I'm very glad Hilary and I got to South Street Seaport--where the event was located--as early as we did. By the time we left, around 1:30 PM or so, the lines were crazy long and there was obviously no guarantee that the dish you wanted would still be around.
We started our gluttonous day with some meatball sliders courtesy of a stand (not an actual truck) called Mighty Balls.
By now, the lines were getting ridiculously long. I had wanted to try a few more things from some of the trucks like Mexicue (barbequed meats on tacos) and Gorilla Cheese (fancy, gourmet grilled cheese sandwiches), but the sun was bearing down on me and I am generally a very impatient person. Neither one of us wanted to get full meals because we wanted to try as many little things as possible, so a lot of the food trucks were out (Ed's Pizza, Two Pitas, a bunch of the burger trucks).
One of the trucks with no line was Rickshaw Dumpling. I had seen this truck idling near Astor Place plenty of times but was always wary of it because dumplings = an Asian thing and I never saw any Asians manning the truck. This time was no different, but I was still hungry and again, no line. For $6, you get six dumplings that come out of this steamer-oven-type thing.
Hilary and I ordered the Thai Basil and Chicken dumplings since we realized we haven't tried anything with chicken yet (and you know that is my favorite protein). Oddly enough, it came with a sauce? As Hilary said over dim sum today, "White people love their sauce." So true. This one came with a peanut satay sauce. The dumpling consisted of minced chicken, Thai basil, glass noodles, sliced carrots. It was...okay. I get why they gave you sauce though. The dumpling skin was so dry, probably because it's been chilling on a tray for a long time. At least they offered you chopsticks to make it SOMEWHAT "authentic."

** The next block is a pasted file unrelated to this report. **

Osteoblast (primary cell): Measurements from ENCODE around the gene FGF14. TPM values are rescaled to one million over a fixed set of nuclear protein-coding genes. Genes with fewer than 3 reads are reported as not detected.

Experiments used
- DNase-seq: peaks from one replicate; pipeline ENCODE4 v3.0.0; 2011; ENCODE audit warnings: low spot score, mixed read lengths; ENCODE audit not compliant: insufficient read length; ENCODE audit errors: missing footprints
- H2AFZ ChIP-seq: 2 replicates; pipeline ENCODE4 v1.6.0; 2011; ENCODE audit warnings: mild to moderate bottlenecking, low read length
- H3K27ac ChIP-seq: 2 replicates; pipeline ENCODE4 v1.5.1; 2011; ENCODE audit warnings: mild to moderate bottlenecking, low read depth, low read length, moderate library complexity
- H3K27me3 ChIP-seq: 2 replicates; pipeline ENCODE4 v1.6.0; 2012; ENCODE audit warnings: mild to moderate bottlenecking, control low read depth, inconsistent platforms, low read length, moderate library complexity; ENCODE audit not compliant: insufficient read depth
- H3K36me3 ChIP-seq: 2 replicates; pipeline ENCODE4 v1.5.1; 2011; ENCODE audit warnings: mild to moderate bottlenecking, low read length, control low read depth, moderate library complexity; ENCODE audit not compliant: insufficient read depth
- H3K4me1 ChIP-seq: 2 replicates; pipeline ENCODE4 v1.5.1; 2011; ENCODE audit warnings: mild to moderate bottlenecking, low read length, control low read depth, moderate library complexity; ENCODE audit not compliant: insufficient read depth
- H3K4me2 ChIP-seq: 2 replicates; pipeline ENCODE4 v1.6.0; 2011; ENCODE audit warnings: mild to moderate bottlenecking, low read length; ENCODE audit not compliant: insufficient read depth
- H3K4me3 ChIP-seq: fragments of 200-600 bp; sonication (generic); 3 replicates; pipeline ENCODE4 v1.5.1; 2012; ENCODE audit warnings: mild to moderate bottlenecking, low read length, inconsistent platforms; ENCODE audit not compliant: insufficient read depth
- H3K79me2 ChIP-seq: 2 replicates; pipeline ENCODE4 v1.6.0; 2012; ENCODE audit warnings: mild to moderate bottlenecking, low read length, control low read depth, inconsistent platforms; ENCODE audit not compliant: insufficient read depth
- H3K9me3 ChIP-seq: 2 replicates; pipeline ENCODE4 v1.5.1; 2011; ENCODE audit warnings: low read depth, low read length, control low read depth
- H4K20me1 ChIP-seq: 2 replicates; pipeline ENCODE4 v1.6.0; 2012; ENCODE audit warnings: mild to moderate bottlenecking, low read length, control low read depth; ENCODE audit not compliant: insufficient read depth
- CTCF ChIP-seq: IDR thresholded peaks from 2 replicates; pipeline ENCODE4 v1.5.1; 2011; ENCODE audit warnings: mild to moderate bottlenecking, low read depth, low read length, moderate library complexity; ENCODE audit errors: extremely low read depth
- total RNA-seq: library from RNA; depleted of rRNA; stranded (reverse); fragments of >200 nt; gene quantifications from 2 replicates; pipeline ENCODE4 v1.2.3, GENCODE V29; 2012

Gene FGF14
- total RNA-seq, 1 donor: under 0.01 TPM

To end our food truck day: dessert. There were a bunch of trucks and stands serving desserts like waffles (Wafels & Dinges which Hilary and I have gone to a bunch of times so we didn't need to get it that time), ice cream sandwiches (CoolHaus), slushies, cupcakes, cookies, and other baked goods.
I wanted to get some Wooly's Ice again but since there was another shaved ice stand, I decided to give this one a whirl to see how it compares.
For $6, you got shaved ice with a scoop of either green tea ice cream or mango sorbet, and three toppings. The ice is then drizzled with condensed milk. The ice is your run-of-the mill shaved ice (unlike Wooly's, which is like sheets of snow ice, Taiwanese style). For $6, it's a bit more than Wooly's, BUT you do get a lot more toppings. If only I could combine the ice of Wooly's with the generous amount of toppings of Shaved Ice Shop, then it would be the perfect dessert. Regardless, still pretty tasty.
We got mango sorbet with chopped mangoes, strawberries, and matcha mochi. The mochi was a tad bit too chewy for me but I liked the freshness of the sorbet.
Since Hilary and I are both very organized people, we had a list/game plan and had taken notes as to what we both ate. Here she is in action, with her game face on.
And to end, here I am in front of an Ethopian food truck with what had to be the weirdest people working there. A girl was wearing a green wig, which can't be that sanitary around food...